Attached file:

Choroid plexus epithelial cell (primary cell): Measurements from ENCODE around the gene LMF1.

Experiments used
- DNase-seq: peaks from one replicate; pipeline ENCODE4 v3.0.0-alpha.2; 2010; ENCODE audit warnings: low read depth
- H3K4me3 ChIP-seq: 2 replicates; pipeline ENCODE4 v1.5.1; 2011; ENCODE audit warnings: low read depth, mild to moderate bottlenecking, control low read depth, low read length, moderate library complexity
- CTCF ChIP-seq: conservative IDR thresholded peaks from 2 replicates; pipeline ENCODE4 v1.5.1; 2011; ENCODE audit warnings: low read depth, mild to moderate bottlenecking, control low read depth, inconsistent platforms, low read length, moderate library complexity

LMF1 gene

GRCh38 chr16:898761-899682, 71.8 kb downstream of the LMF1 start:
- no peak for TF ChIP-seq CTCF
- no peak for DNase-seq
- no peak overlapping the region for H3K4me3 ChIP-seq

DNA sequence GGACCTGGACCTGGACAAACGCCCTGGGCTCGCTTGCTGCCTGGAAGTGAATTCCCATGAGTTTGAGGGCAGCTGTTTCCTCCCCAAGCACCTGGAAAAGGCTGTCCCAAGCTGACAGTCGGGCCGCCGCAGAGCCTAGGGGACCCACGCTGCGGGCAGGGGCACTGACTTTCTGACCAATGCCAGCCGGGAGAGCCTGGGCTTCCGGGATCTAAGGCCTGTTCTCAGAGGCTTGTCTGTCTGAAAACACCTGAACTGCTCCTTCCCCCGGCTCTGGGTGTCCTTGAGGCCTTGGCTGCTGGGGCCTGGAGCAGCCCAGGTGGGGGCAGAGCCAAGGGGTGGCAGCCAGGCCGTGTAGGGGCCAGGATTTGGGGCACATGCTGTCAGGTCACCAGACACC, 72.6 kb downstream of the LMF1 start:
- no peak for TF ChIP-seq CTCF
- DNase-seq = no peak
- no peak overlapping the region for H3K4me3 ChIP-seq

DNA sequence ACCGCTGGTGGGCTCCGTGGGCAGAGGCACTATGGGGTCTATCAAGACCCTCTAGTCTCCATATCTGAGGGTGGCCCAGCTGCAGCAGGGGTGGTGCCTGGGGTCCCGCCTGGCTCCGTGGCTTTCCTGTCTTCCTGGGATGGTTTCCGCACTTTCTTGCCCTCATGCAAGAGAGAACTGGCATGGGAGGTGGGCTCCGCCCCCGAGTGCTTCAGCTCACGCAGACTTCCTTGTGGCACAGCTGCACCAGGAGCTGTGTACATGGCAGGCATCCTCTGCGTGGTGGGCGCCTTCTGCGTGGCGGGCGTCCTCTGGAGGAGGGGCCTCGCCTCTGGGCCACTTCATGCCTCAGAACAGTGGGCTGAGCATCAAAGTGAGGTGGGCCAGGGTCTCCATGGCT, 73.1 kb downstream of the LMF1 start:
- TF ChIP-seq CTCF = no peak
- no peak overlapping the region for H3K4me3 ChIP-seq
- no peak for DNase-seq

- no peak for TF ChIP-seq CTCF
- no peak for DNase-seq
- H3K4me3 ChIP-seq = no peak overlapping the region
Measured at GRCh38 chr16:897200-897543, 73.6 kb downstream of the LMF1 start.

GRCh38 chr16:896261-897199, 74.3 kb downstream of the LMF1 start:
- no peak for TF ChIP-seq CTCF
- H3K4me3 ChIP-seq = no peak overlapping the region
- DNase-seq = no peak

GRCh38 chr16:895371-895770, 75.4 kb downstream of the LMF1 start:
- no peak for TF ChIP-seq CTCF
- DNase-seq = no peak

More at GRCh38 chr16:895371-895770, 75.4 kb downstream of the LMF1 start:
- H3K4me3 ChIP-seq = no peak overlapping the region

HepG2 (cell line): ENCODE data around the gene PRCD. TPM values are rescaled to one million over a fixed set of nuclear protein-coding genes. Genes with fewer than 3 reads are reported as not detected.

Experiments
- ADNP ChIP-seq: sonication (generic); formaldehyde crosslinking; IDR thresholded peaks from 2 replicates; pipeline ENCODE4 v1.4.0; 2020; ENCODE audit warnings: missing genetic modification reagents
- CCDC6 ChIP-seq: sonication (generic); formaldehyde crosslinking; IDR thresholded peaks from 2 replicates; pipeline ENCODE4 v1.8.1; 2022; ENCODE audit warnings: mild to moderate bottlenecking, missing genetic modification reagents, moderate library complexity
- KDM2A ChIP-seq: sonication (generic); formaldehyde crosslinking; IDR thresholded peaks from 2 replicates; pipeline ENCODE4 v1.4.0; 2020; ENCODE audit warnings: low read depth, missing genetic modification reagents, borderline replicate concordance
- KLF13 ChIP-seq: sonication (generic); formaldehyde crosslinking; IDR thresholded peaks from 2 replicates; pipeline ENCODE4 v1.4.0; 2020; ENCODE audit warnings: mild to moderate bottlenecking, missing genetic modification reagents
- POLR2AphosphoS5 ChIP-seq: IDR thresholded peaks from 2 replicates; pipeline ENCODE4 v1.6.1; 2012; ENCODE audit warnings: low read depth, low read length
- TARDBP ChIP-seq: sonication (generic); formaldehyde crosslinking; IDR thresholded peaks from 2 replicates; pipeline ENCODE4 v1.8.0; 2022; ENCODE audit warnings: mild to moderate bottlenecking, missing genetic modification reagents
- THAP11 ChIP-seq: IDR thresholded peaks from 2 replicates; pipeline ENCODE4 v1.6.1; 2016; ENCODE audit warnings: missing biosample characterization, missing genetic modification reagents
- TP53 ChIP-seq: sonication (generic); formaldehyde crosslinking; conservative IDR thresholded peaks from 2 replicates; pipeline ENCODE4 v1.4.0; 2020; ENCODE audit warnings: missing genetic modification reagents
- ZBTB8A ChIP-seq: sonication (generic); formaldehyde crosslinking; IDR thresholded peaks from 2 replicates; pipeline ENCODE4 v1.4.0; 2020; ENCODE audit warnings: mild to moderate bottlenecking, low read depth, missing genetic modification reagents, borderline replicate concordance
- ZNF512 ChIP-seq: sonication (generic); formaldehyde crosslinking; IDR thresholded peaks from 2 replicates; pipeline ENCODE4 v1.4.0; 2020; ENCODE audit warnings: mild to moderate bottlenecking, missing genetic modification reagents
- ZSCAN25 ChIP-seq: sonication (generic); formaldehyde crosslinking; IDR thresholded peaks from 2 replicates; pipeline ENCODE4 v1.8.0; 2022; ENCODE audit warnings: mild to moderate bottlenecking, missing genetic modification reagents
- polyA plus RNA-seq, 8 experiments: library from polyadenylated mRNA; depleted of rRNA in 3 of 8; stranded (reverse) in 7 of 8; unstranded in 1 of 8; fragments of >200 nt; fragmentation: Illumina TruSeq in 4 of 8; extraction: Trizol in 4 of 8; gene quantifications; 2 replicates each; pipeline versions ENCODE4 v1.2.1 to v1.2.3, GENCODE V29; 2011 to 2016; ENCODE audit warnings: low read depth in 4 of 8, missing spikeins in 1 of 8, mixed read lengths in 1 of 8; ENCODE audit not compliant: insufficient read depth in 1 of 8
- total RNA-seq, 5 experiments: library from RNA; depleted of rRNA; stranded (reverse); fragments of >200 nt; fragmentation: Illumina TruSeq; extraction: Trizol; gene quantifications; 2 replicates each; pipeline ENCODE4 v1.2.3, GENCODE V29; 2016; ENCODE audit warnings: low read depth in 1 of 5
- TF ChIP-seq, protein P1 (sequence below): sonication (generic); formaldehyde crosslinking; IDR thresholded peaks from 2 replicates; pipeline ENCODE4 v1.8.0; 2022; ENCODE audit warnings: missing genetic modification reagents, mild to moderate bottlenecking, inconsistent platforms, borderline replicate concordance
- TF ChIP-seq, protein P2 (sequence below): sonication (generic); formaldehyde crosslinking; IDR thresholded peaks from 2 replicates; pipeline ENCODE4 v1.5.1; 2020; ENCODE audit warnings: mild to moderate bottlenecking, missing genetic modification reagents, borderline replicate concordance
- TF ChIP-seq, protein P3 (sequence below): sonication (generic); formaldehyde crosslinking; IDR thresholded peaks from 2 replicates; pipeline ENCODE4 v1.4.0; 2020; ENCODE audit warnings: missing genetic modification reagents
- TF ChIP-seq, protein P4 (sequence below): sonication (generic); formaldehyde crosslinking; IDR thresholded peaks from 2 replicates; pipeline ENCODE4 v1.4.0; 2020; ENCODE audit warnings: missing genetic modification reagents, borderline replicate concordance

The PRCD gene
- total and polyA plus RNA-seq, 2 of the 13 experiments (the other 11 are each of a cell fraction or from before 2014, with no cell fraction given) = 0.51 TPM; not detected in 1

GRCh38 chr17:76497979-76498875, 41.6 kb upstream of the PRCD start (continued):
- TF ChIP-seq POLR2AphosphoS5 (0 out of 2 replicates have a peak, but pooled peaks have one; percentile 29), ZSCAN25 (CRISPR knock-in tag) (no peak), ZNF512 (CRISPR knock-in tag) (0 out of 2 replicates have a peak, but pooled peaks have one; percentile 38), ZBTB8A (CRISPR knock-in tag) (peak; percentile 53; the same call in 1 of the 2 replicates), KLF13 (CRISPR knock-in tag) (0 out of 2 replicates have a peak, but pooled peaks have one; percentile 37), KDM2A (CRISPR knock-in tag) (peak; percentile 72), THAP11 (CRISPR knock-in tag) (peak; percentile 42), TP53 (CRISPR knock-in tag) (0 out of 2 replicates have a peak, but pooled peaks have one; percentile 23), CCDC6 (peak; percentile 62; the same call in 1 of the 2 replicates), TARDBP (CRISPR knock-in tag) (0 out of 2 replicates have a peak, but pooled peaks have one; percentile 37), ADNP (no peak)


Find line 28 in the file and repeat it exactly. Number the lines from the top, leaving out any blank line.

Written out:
- no peak for TF ChIP-seq CTCF